How do you define diving at a site where the water only manages to exceed 6m depth when the peak of a big wave rolls over. A great big long decompression stop comes to mind, but this site is far too interesting to be a deco stop. Yesterday we returned again to this derelict pier looking to increase the nudibranch species count and we did.
As in other recent visits sea hares, sea lemons and grey sea slugs were numerous, in fact I think that I could stick my neck out and say locally abundant. The sea hares may be present in considerable numbers well beyond the pier, we found them on the adjacent rocks, sand and seaweed. Also under the pier are some juvenile and smaller nudibranch species which despite their bright colours are easily overlooked. Each of the Facelina nudibranchs in the image above is about 1cm in length.
Some of the larger nudibranchs such as the sea lemon (Doris pseudoargus) use their colour and skin texture to emulate the sponges on which they feed allowing them to blend into the background. The nudibranch Geitodoris planata (formerly Discodoris planata) shown above also feeds on sponges and is big enough to see without a magnifying glass – that is if you don’t just swim past it. By combining its flat profile with a subdued colour pattern and disruptive texture it appears to be a static encrusting invertebrate. The deception is complete when the gill plume and horns are withdrawn into the body. Look carefully at the image above, both gills and horns are extended but the slug still looks like a lump of sponge.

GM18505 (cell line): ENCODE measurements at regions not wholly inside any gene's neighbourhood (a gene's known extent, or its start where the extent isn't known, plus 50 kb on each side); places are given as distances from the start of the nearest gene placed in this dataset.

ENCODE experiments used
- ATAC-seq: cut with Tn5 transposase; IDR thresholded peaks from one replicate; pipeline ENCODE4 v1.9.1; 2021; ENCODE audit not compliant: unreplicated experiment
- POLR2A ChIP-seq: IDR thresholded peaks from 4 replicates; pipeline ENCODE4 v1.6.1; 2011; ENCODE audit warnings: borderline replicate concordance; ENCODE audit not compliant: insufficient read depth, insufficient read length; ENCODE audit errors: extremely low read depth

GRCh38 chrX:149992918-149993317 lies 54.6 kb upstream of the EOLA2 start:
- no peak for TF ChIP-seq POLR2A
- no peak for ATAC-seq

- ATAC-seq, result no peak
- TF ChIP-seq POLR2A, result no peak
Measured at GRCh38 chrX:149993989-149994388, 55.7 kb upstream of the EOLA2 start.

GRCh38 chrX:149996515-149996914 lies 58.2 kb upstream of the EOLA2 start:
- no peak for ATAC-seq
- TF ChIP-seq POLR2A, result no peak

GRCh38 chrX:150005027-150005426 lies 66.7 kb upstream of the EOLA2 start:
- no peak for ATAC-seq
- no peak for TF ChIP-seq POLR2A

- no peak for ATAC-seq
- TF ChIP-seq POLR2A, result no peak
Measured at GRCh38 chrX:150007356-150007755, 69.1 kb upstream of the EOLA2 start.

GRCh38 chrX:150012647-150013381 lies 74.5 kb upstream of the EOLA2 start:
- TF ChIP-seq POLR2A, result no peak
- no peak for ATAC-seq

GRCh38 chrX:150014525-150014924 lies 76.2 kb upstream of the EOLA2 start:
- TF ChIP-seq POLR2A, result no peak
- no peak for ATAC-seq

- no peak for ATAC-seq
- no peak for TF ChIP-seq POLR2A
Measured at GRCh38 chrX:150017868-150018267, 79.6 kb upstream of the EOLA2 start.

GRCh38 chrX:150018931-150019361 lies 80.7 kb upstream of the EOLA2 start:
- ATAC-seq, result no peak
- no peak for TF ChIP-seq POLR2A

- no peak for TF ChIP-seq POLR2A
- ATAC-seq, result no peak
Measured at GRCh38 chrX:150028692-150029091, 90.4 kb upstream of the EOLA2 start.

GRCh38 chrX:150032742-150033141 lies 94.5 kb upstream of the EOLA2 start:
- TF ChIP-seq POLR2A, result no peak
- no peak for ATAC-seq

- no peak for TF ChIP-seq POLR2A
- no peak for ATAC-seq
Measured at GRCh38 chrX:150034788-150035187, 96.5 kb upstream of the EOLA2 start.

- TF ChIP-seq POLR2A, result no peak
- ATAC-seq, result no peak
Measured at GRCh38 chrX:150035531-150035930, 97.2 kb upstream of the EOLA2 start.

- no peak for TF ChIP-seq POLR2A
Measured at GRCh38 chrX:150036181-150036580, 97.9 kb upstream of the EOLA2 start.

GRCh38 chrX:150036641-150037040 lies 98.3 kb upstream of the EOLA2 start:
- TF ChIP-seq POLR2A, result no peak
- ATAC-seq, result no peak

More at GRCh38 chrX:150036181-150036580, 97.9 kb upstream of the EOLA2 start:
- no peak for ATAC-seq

After just over an hour when frozen fingers had started to fumble the camera controls we gave up and left the water. Shortly afterwards a hot drink, winter sunshine and superb views across to the snow covered peaks on Arran delivered the “place to be ” ambience.